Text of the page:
Using Oracle9i OLAP data in applications
[ Return to Table of Contents ]

Ever since Oracle8i, standard Oracle applications have been able to take advantage of relational data stored as ROLAP cubes. The additional ROLAP metadata (dimensions, hierarchies, summaries) are transparent to SQL queries and are used by relational technologies such as query rewrite to quicken query response times.

With Oracle9i and the OLAP Option, it is now also possible to expose data held in analytic workspaces so that can be queried using normal SQL query tools, using either SQL views over the data, or directly using the new OLAP_TABLE function. By accessing analytic workspace data using SQL, the power of the multidimensional engine within the Oracle9i database can be leveraged by a whole range of SQL-based applications.

SQL views over analytic workspaces

Using Oracle9i, it is possible to create views over analytic workspace data, in such a way as to appear to SQL reporting tools such as Oracle Reports and Oracle Discoverer that the data being queried is held in normal Oracle tables and columns. The SQL View functionality is provided through a feature known as the Table Function and can be implemented either through tools such as Oracle Warehouse Builder or Analytic Workspace Manager, or they can be created manually through SQL*Plus.

There are two steps to creating SQL views over analytic workspaces:

  • i. Create abstract data types to hold the analytic workspace data
  • ii. Create the view itself to enable SQL access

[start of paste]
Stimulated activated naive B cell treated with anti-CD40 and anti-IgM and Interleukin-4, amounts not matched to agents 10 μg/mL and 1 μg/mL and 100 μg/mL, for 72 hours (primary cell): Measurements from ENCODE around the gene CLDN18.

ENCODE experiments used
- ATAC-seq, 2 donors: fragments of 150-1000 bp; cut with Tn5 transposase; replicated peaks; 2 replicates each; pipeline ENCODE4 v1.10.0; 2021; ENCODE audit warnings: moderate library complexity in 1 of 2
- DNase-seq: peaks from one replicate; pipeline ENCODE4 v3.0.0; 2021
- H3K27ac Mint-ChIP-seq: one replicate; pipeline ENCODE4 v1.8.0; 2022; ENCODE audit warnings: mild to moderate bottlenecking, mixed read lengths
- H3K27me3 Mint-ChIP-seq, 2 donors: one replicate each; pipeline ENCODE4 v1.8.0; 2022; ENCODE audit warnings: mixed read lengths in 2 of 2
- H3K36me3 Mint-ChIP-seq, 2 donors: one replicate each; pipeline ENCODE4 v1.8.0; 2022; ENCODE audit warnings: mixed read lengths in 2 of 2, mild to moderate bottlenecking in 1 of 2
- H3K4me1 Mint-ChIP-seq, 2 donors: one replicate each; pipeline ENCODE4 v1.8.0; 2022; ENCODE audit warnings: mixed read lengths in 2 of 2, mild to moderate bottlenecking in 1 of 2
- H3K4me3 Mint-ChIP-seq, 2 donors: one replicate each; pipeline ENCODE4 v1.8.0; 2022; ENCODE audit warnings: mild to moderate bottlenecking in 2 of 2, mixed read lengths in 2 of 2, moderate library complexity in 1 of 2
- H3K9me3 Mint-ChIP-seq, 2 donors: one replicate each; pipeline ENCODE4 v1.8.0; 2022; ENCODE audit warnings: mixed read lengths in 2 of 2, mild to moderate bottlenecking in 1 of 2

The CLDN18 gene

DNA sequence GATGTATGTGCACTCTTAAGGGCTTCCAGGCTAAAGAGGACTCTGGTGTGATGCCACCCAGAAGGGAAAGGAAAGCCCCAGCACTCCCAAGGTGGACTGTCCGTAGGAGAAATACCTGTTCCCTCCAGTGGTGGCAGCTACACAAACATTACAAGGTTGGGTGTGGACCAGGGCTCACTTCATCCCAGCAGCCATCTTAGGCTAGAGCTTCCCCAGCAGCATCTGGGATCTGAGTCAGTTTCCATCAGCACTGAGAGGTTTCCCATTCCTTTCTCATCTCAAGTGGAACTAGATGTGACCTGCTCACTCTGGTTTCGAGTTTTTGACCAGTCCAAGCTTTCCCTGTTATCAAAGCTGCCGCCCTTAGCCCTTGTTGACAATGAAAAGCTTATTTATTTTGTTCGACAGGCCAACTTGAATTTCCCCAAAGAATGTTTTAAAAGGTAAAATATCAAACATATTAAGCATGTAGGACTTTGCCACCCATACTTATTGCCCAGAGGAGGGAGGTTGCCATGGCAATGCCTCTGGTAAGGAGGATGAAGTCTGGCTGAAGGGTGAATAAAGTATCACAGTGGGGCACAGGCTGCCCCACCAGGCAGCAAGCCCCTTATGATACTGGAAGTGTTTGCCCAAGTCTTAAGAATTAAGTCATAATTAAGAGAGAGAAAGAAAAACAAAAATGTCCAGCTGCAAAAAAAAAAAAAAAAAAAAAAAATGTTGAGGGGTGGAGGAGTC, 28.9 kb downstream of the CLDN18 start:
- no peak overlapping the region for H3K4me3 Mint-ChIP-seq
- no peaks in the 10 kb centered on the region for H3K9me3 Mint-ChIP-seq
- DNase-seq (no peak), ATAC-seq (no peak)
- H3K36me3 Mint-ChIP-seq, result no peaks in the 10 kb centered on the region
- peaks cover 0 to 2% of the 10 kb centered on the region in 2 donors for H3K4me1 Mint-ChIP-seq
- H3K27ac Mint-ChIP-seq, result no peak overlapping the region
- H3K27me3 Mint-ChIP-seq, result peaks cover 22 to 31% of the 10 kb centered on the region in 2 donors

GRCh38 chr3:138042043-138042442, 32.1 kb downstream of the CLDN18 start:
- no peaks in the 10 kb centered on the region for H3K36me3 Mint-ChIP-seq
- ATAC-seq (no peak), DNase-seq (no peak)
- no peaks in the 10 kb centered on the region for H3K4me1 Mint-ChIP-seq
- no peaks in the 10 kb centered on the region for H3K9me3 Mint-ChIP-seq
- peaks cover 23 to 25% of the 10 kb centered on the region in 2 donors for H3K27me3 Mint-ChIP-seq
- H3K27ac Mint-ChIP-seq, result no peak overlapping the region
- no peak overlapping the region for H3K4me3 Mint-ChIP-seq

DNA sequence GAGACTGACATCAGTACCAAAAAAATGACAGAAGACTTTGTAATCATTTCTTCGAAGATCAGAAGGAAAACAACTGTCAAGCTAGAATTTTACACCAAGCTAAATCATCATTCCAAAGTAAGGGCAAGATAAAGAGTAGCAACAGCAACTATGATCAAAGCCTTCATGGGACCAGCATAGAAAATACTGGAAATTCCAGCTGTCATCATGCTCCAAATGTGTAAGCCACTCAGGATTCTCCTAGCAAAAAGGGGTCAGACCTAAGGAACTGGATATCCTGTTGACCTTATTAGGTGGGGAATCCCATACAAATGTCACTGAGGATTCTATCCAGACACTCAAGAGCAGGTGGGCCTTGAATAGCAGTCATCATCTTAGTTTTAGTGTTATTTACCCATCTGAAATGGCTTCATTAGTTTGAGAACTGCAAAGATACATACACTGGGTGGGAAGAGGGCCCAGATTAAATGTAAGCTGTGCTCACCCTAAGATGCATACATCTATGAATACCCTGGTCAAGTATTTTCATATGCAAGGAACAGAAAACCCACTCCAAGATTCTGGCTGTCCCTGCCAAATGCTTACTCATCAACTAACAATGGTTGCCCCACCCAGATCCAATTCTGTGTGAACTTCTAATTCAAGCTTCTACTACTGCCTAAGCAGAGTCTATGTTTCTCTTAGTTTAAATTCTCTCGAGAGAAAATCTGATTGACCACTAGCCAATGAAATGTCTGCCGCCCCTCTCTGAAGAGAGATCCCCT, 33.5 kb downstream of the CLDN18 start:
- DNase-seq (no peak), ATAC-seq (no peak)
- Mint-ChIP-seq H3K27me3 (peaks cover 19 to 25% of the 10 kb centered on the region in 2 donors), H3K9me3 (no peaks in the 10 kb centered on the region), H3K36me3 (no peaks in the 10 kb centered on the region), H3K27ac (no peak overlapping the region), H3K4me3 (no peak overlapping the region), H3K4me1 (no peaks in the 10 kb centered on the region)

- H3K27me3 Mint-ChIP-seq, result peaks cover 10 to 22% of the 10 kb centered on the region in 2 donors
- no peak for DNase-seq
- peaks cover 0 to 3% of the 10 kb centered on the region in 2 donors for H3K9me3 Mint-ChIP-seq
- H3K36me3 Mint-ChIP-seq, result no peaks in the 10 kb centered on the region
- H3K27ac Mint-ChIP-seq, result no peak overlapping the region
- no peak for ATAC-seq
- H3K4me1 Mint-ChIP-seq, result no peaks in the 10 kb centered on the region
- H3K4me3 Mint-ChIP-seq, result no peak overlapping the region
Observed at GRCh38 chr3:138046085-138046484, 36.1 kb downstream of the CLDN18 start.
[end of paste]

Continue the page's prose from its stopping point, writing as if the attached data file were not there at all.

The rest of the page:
Abstract data types are objects in the Oracle9i database that provide a relational 'shape' (columns and rows) to a non-relational data source.

The first abstract data type defines the columns to be returned. If, for example, a view was to be created that looks like a dimension lookup table for a time dimension, the following abstract data type might be created:

create type olap_time_type_row as object (
   month               varchar(10),
   quarter             varchar(10),
   year                varchar(10),
   all_times           varchar(10)

Next, an abstract data type is created that binds the column definitions to a table object type.

create type olap_time_type_table as table of olap_time_type_row;

Now the view can be created as shown in the example below.

    'limit time KEEP levelrel_time ''MONTH''',
    'DIMENSION month FROM time WITH
       HIERARCHY parentrel_time
         LEVELREL all_times, year, quarter
         FROM familyrel_time USING leveldim_time'));

OLAP_TABLE accepts several parameters that identify the data source, interact with the multidimensional engine, and bind the select to an abstract data type. Some of the most commonly used parameters include:

 AW-ATTACH, to define which analytic workspace contains the data
 TABLE-NAME which binds our abstract data type to the query
 OLAP COMMAND allows the query to send an OLAP DML command to the multidimensional engine
 LIMIT MAP and ATTRIBUTE map relational columns and attributes to their corresponding analytic workspace equivalents